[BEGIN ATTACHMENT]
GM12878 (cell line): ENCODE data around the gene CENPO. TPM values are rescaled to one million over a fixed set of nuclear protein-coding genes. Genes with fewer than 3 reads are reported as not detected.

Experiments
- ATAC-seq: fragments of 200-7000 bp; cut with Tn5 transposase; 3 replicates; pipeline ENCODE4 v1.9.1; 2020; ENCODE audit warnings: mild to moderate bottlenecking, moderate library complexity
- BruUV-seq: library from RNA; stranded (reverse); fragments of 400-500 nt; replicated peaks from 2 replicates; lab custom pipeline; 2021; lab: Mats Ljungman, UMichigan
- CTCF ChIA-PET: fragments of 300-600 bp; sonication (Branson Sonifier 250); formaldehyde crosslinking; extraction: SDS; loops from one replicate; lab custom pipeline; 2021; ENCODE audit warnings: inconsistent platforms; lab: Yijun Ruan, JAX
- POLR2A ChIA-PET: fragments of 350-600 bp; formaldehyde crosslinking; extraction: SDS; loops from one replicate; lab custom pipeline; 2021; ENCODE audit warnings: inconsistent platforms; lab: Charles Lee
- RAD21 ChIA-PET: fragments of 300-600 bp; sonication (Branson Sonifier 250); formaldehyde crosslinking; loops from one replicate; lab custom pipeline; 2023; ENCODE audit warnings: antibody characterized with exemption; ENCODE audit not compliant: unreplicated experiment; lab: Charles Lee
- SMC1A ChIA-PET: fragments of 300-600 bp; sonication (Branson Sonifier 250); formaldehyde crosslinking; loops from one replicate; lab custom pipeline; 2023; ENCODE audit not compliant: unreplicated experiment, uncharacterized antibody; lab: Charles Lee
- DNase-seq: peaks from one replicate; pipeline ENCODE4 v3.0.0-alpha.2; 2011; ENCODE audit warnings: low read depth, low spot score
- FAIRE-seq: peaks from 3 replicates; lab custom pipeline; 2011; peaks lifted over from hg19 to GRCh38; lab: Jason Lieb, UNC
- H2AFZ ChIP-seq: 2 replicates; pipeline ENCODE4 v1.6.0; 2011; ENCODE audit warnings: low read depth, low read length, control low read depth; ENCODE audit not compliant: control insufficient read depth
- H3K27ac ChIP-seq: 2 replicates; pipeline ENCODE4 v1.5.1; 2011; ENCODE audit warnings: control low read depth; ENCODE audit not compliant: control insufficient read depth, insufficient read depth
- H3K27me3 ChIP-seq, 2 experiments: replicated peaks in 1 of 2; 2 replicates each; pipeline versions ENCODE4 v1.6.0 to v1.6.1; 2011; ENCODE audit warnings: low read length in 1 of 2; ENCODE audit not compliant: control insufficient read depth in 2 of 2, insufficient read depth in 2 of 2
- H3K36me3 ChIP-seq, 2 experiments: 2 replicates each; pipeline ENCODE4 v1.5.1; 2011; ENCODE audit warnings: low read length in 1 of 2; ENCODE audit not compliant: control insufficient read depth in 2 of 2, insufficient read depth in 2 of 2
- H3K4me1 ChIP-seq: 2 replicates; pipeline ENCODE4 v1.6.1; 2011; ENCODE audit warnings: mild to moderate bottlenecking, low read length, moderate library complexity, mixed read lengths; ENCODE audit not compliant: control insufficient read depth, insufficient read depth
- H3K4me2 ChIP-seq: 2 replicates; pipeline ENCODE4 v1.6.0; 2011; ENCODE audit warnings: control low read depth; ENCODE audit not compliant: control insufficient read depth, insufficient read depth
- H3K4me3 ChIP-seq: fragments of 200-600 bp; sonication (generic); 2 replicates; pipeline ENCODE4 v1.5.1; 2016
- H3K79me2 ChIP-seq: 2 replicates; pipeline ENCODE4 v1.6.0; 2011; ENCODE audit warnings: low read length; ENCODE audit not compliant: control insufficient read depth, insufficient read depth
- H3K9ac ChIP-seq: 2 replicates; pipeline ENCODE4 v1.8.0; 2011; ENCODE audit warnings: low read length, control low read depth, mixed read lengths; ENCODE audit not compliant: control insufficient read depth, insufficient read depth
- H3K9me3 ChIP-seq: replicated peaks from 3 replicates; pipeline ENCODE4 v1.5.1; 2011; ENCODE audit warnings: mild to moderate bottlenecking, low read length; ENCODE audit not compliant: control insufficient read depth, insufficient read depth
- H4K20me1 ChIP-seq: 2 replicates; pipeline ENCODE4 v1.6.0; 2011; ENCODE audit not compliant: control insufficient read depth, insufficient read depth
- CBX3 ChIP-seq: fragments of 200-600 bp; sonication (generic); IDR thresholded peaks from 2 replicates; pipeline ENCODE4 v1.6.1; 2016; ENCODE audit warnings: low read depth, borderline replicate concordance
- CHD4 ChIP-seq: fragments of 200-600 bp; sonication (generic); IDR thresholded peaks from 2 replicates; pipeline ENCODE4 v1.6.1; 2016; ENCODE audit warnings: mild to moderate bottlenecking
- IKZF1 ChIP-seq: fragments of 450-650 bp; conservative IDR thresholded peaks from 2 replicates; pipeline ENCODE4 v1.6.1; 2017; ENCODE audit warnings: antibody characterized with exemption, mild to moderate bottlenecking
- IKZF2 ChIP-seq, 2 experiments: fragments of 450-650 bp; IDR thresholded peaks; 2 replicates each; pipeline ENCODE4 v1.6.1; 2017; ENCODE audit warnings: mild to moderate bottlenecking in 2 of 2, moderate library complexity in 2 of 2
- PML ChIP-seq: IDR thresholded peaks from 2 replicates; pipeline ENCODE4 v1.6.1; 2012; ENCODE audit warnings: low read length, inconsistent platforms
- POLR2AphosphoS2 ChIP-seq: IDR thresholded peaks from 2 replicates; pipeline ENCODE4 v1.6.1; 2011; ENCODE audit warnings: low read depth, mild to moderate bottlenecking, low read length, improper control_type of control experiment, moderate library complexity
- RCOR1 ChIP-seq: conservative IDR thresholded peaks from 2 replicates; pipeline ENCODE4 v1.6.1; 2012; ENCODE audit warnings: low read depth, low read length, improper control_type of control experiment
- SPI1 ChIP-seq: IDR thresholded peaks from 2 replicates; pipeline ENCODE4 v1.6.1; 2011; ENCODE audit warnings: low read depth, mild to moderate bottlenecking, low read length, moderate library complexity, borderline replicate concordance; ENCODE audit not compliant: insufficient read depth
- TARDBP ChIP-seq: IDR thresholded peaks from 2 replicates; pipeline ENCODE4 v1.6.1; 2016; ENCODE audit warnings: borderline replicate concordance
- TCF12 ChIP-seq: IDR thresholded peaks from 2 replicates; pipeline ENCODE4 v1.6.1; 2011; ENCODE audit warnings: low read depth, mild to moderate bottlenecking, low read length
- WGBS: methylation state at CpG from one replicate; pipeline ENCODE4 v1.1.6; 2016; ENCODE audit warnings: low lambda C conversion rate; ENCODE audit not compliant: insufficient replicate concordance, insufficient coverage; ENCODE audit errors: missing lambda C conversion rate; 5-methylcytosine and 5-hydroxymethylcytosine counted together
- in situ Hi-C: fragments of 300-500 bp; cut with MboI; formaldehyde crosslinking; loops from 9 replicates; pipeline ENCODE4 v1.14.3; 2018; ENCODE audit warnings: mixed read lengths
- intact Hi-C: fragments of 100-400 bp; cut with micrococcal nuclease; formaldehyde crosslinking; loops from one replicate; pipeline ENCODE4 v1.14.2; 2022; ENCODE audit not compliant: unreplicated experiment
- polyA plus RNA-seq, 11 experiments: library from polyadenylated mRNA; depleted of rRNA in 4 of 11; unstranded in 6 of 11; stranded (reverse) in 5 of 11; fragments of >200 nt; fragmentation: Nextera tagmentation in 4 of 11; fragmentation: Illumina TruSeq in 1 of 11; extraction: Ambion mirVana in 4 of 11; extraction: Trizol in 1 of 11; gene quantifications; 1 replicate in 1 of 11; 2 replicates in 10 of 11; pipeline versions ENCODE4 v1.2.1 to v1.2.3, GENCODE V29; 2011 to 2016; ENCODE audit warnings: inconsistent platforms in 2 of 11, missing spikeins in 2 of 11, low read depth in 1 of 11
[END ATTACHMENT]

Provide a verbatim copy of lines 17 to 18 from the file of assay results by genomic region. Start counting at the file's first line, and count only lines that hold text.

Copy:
- H3K4me3 ChIP-seq: fragments of 200-600 bp; sonication (generic); 2 replicates; pipeline ENCODE4 v1.5.1; 2016
- H3K79me2 ChIP-seq: 2 replicates; pipeline ENCODE4 v1.6.0; 2011; ENCODE audit warnings: low read length; ENCODE audit not compliant: control insufficient read depth, insufficient read depth